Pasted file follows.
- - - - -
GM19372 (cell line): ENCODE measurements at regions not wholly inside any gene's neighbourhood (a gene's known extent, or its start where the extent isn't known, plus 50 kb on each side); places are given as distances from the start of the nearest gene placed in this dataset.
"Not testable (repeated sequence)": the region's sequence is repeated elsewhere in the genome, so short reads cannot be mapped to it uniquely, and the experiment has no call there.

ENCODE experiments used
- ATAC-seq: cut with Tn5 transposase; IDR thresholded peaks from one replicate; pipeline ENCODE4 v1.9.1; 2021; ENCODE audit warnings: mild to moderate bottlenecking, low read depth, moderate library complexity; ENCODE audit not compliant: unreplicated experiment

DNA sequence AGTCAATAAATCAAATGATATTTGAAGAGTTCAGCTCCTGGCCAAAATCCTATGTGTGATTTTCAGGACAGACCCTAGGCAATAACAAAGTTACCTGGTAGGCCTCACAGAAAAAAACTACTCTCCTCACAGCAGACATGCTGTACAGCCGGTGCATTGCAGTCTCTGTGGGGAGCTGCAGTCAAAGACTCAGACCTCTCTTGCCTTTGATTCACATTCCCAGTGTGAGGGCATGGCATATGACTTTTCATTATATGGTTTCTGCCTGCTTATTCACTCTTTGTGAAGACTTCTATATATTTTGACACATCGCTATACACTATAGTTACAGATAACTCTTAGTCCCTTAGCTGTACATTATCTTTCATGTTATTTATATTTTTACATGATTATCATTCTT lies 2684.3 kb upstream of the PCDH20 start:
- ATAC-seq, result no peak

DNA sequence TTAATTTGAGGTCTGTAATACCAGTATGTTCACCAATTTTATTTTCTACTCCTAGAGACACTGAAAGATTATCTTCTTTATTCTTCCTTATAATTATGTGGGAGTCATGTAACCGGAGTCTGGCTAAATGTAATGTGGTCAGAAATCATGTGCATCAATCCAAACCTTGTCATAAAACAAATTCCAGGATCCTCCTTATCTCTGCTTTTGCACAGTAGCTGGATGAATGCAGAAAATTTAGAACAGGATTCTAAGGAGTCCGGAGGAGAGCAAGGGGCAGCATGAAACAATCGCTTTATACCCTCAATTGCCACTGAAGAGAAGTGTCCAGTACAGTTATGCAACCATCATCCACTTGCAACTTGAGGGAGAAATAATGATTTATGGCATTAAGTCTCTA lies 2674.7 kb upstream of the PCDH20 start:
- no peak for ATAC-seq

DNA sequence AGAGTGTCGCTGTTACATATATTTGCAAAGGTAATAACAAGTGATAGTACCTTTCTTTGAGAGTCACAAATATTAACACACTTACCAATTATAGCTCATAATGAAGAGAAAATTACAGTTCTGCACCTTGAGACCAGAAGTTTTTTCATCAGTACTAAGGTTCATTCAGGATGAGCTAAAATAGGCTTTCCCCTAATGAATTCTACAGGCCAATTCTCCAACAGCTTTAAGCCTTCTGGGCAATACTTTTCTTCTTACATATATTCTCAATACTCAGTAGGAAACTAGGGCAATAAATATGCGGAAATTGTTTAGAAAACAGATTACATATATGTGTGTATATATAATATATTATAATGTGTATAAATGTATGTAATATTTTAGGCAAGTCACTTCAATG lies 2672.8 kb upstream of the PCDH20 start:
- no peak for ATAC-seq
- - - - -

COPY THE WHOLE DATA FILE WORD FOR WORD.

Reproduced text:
GM19372 (cell line): ENCODE measurements at regions not wholly inside any gene's neighbourhood (a gene's known extent, or its start where the extent isn't known, plus 50 kb on each side); places are given as distances from the start of the nearest gene placed in this dataset.
"Not testable (repeated sequence)": the region's sequence is repeated elsewhere in the genome, so short reads cannot be mapped to it uniquely, and the experiment has no call there.

ENCODE experiments used
- ATAC-seq: cut with Tn5 transposase; IDR thresholded peaks from one replicate; pipeline ENCODE4 v1.9.1; 2021; ENCODE audit warnings: mild to moderate bottlenecking, low read depth, moderate library complexity; ENCODE audit not compliant: unreplicated experiment

DNA sequence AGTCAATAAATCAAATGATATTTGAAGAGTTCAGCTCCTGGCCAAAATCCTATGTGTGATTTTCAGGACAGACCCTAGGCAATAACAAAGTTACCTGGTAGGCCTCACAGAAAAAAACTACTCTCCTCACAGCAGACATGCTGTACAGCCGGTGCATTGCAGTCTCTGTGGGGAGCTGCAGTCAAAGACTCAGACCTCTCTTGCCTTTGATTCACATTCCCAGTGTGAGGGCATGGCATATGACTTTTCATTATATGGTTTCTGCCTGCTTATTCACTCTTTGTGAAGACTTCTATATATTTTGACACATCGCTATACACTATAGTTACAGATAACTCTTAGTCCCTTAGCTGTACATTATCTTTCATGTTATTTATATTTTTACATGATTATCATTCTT lies 2684.3 kb upstream of the PCDH20 start:
- ATAC-seq, result no peak

DNA sequence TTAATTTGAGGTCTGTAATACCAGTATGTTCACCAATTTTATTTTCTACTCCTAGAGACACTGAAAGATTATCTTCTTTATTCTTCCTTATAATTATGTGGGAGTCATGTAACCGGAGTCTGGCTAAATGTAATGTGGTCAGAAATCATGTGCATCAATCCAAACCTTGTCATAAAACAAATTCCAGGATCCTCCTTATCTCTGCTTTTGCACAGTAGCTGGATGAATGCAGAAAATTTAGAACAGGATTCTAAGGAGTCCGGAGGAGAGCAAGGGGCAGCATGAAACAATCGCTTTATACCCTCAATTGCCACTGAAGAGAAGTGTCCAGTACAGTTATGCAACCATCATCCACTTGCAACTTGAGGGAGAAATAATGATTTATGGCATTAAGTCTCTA lies 2674.7 kb upstream of the PCDH20 start:
- no peak for ATAC-seq

DNA sequence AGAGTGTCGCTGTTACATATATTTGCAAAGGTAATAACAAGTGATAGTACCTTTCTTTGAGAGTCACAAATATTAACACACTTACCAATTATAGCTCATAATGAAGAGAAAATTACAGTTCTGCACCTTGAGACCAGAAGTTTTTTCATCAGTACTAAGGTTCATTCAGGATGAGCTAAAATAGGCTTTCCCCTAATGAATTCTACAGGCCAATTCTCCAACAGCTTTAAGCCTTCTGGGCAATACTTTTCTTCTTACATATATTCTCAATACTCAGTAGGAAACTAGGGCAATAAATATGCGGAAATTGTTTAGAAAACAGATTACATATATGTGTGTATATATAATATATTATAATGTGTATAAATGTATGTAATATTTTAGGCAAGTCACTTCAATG lies 2672.8 kb upstream of the PCDH20 start:
- no peak for ATAC-seq